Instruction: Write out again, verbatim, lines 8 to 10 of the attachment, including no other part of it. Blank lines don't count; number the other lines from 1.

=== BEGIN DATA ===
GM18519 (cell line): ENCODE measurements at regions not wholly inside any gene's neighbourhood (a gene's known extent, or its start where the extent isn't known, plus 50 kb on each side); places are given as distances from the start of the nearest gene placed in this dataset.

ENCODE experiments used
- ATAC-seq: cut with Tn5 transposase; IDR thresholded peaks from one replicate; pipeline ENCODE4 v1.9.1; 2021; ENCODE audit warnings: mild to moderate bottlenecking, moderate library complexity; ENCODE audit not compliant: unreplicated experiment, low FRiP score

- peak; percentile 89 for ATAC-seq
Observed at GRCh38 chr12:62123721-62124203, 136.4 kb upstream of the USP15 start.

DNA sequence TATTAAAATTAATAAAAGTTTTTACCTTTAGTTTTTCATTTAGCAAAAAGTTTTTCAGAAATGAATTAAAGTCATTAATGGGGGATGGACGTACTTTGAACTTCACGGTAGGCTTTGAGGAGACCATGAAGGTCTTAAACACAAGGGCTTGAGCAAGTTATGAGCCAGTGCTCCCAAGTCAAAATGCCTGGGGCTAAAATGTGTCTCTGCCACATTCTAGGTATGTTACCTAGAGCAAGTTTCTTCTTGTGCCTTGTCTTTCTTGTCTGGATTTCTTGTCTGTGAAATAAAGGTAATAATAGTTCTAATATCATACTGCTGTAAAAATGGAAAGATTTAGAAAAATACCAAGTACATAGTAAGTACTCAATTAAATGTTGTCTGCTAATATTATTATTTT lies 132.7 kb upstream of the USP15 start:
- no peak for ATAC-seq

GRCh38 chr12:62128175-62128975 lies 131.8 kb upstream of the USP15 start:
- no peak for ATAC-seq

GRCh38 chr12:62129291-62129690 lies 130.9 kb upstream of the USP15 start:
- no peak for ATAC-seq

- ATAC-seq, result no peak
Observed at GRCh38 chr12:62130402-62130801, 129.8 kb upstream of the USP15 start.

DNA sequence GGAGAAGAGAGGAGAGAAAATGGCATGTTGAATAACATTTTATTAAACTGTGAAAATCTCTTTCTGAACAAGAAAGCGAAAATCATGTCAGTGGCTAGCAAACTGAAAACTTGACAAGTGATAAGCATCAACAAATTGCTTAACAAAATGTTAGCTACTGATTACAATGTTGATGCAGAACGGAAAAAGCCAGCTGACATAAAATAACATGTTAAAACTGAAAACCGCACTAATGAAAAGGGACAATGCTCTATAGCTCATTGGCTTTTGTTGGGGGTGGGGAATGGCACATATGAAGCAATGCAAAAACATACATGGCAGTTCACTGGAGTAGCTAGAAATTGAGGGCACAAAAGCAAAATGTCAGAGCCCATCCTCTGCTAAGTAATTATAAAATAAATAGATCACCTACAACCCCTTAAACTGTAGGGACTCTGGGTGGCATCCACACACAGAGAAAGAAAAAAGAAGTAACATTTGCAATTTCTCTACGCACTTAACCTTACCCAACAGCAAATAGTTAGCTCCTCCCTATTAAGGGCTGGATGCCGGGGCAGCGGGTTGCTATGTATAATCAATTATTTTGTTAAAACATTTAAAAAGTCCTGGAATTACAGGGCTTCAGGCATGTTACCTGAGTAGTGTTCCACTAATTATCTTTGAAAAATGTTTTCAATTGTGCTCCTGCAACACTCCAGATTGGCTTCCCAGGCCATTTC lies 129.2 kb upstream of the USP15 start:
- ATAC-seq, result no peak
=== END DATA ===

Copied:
GRCh38 chr12:62128175-62128975 lies 131.8 kb upstream of the USP15 start:
- no peak for ATAC-seq

GRCh38 chr12:62129291-62129690 lies 130.9 kb upstream of the USP15 start: